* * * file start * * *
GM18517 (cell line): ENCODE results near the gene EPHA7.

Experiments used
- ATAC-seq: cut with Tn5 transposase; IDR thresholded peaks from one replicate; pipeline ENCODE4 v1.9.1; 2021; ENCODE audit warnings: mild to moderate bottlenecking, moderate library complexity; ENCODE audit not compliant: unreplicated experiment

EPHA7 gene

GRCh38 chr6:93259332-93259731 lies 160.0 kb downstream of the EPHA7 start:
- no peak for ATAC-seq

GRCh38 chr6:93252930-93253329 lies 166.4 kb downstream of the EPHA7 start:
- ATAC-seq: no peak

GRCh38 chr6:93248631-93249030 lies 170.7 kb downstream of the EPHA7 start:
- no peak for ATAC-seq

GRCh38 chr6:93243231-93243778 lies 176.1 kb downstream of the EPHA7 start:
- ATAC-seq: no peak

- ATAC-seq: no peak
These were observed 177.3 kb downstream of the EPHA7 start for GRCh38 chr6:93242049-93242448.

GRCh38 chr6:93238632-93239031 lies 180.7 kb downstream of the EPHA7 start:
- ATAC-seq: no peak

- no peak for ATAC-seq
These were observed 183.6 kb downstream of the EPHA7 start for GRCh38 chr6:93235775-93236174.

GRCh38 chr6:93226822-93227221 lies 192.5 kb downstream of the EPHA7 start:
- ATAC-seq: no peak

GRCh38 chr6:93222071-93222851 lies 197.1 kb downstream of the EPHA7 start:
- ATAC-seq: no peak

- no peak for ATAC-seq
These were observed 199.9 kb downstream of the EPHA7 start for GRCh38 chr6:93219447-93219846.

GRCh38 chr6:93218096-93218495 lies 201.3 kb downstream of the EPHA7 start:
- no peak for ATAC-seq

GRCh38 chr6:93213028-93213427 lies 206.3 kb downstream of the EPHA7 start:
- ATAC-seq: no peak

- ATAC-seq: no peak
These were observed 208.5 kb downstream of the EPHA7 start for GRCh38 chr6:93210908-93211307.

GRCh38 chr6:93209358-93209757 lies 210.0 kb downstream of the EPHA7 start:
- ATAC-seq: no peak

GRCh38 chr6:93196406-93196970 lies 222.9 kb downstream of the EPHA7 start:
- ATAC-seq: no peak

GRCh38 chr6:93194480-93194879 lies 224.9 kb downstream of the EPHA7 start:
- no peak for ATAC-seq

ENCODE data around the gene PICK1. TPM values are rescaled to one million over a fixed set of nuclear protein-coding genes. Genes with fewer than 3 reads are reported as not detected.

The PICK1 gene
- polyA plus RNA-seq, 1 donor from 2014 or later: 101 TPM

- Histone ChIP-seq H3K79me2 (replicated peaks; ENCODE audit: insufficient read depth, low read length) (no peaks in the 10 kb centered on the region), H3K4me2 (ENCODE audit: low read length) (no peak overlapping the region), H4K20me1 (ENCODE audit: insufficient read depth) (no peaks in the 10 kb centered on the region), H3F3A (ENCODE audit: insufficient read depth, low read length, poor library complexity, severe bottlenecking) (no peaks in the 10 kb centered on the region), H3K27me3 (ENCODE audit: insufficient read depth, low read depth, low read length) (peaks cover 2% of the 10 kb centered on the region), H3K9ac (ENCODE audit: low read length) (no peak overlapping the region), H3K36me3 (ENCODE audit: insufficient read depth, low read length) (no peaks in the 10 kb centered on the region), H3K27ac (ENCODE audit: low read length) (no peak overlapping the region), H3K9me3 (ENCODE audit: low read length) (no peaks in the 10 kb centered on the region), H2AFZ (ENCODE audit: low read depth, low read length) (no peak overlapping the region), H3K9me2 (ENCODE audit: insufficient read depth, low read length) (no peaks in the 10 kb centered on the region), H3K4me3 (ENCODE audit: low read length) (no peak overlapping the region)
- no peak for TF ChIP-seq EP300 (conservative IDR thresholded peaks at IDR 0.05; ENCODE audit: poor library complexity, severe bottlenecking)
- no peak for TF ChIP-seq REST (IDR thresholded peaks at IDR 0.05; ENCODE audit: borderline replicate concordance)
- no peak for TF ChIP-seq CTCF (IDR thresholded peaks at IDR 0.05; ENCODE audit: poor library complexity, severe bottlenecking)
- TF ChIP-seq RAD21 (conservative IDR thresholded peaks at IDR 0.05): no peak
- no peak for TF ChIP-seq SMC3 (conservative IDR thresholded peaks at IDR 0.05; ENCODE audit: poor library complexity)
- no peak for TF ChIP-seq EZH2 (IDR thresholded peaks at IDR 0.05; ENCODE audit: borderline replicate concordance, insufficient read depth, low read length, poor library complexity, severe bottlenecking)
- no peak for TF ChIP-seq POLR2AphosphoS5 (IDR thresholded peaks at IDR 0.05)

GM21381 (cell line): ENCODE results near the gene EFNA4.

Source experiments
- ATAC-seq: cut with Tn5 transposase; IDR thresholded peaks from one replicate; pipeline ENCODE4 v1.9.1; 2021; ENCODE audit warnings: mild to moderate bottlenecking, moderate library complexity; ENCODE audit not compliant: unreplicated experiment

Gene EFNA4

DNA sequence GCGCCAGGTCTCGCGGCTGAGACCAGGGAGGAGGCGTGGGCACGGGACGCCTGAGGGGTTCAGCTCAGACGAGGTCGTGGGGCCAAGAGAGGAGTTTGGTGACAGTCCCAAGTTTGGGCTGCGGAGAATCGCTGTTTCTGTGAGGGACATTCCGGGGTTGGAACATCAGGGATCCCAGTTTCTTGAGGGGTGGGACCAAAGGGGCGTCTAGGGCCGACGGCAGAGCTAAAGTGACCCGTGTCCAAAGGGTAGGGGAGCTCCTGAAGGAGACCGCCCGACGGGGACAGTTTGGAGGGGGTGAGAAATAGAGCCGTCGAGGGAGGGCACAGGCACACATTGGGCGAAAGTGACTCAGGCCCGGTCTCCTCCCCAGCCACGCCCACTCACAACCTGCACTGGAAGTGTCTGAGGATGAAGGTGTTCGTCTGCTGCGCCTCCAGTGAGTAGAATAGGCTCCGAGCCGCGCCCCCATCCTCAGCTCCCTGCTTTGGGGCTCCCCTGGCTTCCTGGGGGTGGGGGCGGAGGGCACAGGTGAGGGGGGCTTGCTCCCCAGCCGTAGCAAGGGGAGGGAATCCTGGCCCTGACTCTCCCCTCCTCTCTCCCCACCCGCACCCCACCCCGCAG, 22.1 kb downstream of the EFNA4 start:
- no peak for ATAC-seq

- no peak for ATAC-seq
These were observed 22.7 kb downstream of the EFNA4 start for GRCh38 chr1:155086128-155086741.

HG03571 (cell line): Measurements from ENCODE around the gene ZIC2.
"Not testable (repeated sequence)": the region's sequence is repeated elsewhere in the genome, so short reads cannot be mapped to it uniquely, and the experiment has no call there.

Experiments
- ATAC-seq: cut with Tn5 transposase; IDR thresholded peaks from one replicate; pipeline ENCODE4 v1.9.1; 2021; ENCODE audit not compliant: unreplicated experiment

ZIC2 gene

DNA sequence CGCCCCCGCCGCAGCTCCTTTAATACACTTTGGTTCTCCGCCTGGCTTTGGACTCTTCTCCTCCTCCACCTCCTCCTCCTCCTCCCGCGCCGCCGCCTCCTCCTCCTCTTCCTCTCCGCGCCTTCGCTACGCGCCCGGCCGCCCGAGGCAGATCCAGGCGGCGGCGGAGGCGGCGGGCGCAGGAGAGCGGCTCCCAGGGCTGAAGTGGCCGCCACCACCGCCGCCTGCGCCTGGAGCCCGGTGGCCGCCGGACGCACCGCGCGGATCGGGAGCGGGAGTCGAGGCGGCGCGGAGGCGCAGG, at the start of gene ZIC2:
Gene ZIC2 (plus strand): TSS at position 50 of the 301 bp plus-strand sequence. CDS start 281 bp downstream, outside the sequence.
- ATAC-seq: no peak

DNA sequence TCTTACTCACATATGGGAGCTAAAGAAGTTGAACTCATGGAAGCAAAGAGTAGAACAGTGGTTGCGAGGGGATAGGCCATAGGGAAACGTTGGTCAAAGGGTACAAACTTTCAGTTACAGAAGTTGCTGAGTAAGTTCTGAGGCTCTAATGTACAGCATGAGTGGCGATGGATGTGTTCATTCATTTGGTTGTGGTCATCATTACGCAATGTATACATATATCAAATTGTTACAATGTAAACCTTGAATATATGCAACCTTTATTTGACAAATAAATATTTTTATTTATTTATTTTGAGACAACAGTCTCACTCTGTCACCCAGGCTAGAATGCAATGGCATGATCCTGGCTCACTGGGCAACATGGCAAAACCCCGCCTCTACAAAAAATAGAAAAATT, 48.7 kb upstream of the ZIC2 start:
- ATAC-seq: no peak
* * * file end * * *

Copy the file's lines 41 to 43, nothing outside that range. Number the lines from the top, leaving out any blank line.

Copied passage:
- no peak for TF ChIP-seq EP300 (conservative IDR thresholded peaks at IDR 0.05; ENCODE audit: poor library complexity, severe bottlenecking)
- no peak for TF ChIP-seq REST (IDR thresholded peaks at IDR 0.05; ENCODE audit: borderline replicate concordance)
- no peak for TF ChIP-seq CTCF (IDR thresholded peaks at IDR 0.05; ENCODE audit: poor library complexity, severe bottlenecking)